To be continued…

[1] You can tell how badly things are going by the number of managers standing behind you at your desk. One is bad. Two is twice as bad as one, three are twice as bad as two, etc.

The Girl from a Thousand Fathoms, Chapter 55 – Relax

Authors Note: Well, that thing I hoped might work out, didn’t. That’s OK, it was a long shot and out of the blue. I have returned to Plan A, which is to keep posting here, and work towards a fully edited and proofed print and e-book version. Meanwhile – enjoy!

Chapter 55 – Relax

Copyright David Bezzina, 2017‘We’re just about on time.’ Koponen fretfully checked his watch. The journey had taken far longer than he had hoped. Although they could still leave on a falling tide he had wanted to leave on the rise, it somehow felt right. Now the sun was setting, and thankfully the dense evening urban traffic of Southampton flowed smoothly.

They were nearly there. Koponen settled back, letting himself relax for the first time that day.

A muffled bang came from the rear of the car.

‘What was that?’ Koponen exclaimed. ‘We hit something.’

‘Relax,’ Jarglebaum said. ‘There was nothing, I’d have seen it. It’s probably your stuff settling in the boot.’

‘I felt it. There was a bump. Keep your eyes on the road.’ Koponen slumped back, then started forward in alarm. ‘Now I can hear hissing. I was right, you hit something. We have a puncture.’

‘I can hear it too,’ Tim said.

Jarglebaum swung the wheel back and forth. ‘The car’s handling fine. This babe is a dream to drive.’ He caught Koponen’s glare and turned forward to hide his smirk. ‘Look, if it is a puncture it’s a slow one. There’s just a couple of miles to go and we’ve got a spare. Even if we need to change the wheel we’ll only lose a few minutes. I’m sure Tim will be happy to help, won’t you buddy?’

‘Not with my back.’

‘What’s wrong with your back?’ Koponen was suddenly sympathetic. ‘I’ve had problems, I know how it feels. No-one believes you.’

‘There’s nothing wrong with his back,’ Jarglebaum called out. ‘He’s lying.’

‘There should have been plenty of time,’ Koponen muttered. ‘Those road works–’

‘Nothing to do with me, I’m just the driver,’ Jarglebaum said. ‘Relax. I’ll get you there.’

To be continued…

The Traps of World-Building

It occurred to me that the one great challenge of world-building is that you are, in fact, building a world. What to put in? What to leave out?

I’ve recently been reading The Anatomy of Story: 22 Steps to becoming a Master Storyteller, by John Truby. In it he writes:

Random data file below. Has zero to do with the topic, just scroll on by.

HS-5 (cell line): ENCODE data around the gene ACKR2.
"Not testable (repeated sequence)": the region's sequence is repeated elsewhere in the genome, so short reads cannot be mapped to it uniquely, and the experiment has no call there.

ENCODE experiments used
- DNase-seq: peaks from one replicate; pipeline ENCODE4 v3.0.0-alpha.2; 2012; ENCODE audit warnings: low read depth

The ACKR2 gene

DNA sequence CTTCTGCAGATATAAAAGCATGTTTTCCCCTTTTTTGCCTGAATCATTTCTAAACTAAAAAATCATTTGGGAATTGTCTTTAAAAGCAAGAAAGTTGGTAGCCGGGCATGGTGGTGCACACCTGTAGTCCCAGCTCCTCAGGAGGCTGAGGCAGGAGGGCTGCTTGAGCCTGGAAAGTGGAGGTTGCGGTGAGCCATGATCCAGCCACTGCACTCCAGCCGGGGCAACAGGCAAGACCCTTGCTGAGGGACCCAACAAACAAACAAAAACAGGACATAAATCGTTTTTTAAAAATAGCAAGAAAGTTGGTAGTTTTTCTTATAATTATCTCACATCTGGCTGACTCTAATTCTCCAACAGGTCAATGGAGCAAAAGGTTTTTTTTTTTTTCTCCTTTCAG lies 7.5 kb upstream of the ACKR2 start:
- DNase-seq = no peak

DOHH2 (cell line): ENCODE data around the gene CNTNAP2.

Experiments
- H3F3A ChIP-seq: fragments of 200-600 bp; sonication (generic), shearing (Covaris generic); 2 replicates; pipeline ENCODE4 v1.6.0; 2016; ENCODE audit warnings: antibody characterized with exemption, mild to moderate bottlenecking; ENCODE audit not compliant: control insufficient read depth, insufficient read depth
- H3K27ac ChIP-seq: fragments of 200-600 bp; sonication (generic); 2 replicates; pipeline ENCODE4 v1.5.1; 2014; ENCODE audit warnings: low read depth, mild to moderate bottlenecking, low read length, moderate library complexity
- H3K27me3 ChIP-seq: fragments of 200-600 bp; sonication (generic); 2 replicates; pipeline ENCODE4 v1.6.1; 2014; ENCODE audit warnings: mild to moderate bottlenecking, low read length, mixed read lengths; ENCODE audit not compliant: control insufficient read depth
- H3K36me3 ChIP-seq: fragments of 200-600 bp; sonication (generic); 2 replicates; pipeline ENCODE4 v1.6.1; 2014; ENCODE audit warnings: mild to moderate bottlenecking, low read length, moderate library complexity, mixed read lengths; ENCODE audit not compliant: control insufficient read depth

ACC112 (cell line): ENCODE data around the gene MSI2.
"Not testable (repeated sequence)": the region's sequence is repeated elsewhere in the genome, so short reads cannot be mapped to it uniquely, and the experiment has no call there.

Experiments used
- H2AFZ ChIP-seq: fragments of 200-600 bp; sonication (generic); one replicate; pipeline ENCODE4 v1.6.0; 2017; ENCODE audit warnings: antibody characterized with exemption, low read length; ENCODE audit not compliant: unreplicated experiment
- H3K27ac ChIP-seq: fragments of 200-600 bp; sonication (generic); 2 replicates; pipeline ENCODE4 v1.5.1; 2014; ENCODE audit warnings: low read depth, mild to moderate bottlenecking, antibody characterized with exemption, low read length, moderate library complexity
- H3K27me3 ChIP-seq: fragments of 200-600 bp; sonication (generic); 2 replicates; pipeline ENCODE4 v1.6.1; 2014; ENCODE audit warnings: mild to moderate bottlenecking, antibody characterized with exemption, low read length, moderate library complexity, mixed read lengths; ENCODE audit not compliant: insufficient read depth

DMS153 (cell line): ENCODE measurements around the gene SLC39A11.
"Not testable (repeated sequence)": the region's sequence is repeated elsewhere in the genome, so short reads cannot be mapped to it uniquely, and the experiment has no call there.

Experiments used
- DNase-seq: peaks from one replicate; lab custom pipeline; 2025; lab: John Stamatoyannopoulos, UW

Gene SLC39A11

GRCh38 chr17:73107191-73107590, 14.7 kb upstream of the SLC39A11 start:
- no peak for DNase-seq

“Good storytelling doesn’t just tell audience what happened in a life. It gives them the experience of that life. It is the essential life, just the crucial thoughts and events, but it is conveyed with such freshness and newness that it feels part of the audience’s essential life too.”

That extrapolates well to world building. World-building is not a thing in itself, it is there to support your storytelling. You are creating the semblance of a world not the actuality. All that is required are the specifics that will support the story you are telling in all its aspects. Not so detailed that the narrative and characters disappear, not so flimsy you feel you could walk up to the scenery and bang your hand on the canvas backdrop.

One way to think about your world building is to treat it like the photographs, souvenirs, and memories of a trip to a place only you have visited – the striking moments, places, items, inhabitants, ways of life, creatures and landscapes, and sensations that stay with you when you have left. The things you absolutely have to tell everyone about when you return home. The things that will fire their imaginations and make them want to go there too.

I recently stalled myself writing a connecting scene between two places – Knights Hall, where my alien city guardians live, and High House, the home of the ruling elite deep in my underground city. How was I going to get my characters from the first place to the second? Which route would they take? What would they see, do, say, and feel?

With this particular story I have needed to imagine an entire world: a planet and ecology, cities and technology, a cultural history and a way of life that has stretched unbroken for thousands of years. With this scene it all welled up in my mind and became too much. There was so much to think about I didn’t know where to begin.  And for a while I actually couldn’t.

Which was no good at all.

I’ve learned to trust my subconscious when it stalls me. I take it as a message that I am heading in the wrong direction. Invariably it (or rather that other and in some ways smarter part of me) is right. So I did what I usually do and thought about whether or not I needed this scene at all and, if so, how big it needed to be.

In the end this is what I wrote:

“Vioneth led the way to High House along a secret way behind the upper warren. Lumens blinked into life as they went. The footing was level and paved, the curved walls whitewashed, yet everywhere there were signs of disuse and neglect. Paint peeled, water pooled in shallows and corners.”

I used just what I thought where the essential details. And I have now hopefully co-opted the imaginations of the reader to build on that description in their own minds. Readers have excellent imaginations.

With world building, as with so many things, less is usually more.


This blog was originally published on the Milford SF web site in June, 2018

The Girl from a Thousand Fathoms, Chapter 54 – Responsibility

Chapter 54 – ResponsibilityThe Girl from a Thousand Fathoms. Cover art by David Bezzina (c) 2017

Time passed. Persistent Smith lay in the dark of the capacious and surprisingly comfortable boot and listened to the muffled male voices coming from the passenger compartment. He didn’t hear it all but some of what he heard fit in with what he already knew and the rest he simply accepted as true.